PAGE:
One of the Medway Valley Line's many architecturally unique stations, Cuxton opened with the northern half of the route between Maidstone (SER) and Strood on 18th June 1856. As recounted in this website's Snodland section, the stations along this line do not appear to conform to any fixed design or pattern and indeed, the basic model at Cuxton cannot be found at any other Medway Valley station. From the outset, the line was double-track, thus two platforms were provided either side. Aylesford and Snodland were provided with proper goods facilities, but interestingly Cuxton never boasted these, merely just having a single siding trailing off the ''up'' line. The main station building here was mock Tudor, the only other stop along the route conforming to this style being Wateringbury, but Cuxton's 1858-built structure was far less substantial. Despite this, tall chimney stacks of a hexagonal cross-section were still features of the building, in addition to red brick and stone window surrounds. However, there was at least some commonality with numerous other stations: waiting facilities on the down side consisted of a single timber shelter of standard design, but when built it did not have any form of canopy valance. A second, much smaller timber structure also appeared on the ''down'' platform, to the north of the existing waiting shelter, but this was for the issuing of tickets - this was certainly an unusual feature at such a small station. An SER-designed clapboard signal box with sash windows appeared on the ''down'' side in 1892, immediately to the south of the level crossing, but the waiting shelter did not receive a canopy valance until early the next century, under SE&CR ownership.
In 1931 a single siding opened for the British Basket and Besto Works, trailing off the ''down'' line, approximately 230 yards to the south west of the level crossing; this terminated just short of Cuxton signal box. In the same decade the Southern Railway rebuilt the station platform sides with the then customary prefabricated concrete. Electric services through the station commenced on 2nd July 1939 with the extension of third rail from Gravesend Central to Maidstone West, but just a track-level foot crossing was still provided between the two platforms. In conjunction with the 1939 works, an ''up'' goods loop was installed to the north of the platforms. A footbridge was eventually installed in 1961 in conjunction with the electrification of the southern end of the Medway Valley Line, electric services commencing on 12th June of that year. A concrete footbridge had been erected at Wateringbury, but interestingly both Cuxton and New Hythe received pressed-steel structures. Despite this difference, neither design was of any architectural beauty! Seven days before electrification, the station's only goods siding on the ''up'' side was taken out of use, but an electrified freight loop later appeared on this side. This itself was decommissioned in about 1990, followed in 1991 by the removal of the delightful timber waiting shelter - it is a great shame that historic structures such as this were still being obliterated this late on. Standard metal-post electric lamps had appeared at Cuxton during the 1970s, but what the station did retain, as did its other counterparts along the line (bar Maidstone West), were semaphore signals and its mechanical signal cabin. The former have only recently succumbed to colour aspect lights, being replaced in October 2005, but the signal box remains, albeit with a switch panel in place of the mechanical levers.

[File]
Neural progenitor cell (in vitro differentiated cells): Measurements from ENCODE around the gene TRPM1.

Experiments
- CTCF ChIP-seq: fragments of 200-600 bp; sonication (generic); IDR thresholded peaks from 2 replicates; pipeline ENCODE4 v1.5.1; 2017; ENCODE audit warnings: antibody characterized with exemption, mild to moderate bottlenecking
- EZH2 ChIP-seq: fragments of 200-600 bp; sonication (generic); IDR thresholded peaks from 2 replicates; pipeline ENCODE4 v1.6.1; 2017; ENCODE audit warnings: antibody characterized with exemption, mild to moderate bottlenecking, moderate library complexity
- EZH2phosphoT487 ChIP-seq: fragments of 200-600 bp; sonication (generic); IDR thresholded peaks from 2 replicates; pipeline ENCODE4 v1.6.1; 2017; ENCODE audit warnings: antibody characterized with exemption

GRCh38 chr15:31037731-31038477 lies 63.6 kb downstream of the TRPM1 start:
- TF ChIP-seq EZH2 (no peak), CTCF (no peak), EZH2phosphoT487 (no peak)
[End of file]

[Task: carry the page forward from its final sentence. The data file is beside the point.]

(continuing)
27th April 1974
''Hastings'' DEMU No. 1017 is seen leading a second unit of the class through Cuxton, forming the 09:10 empty stock from St Leonards to Dartford. © Roger Goodrum
This delightful north-eastward view from September 1983 shows 4 Cep No. 1550 approaching the ''down'' platform at Cuxton, forming the Strood to Paddock Wood service. On the left can be seen the electrified freight loop installed in 1961, complete with a once electrified siding on the right-hand side. In the background can be seen the single viaduct carrying the M2 over the Medway. Today, there are now three: two for the road, and one for the CTRL. © Chris
A view across the Medway reveals the northern end of Cuxton's platforms on the left, as a 4 VEP departs for Strood with the Medway Valley Line shuttle service. © Chris
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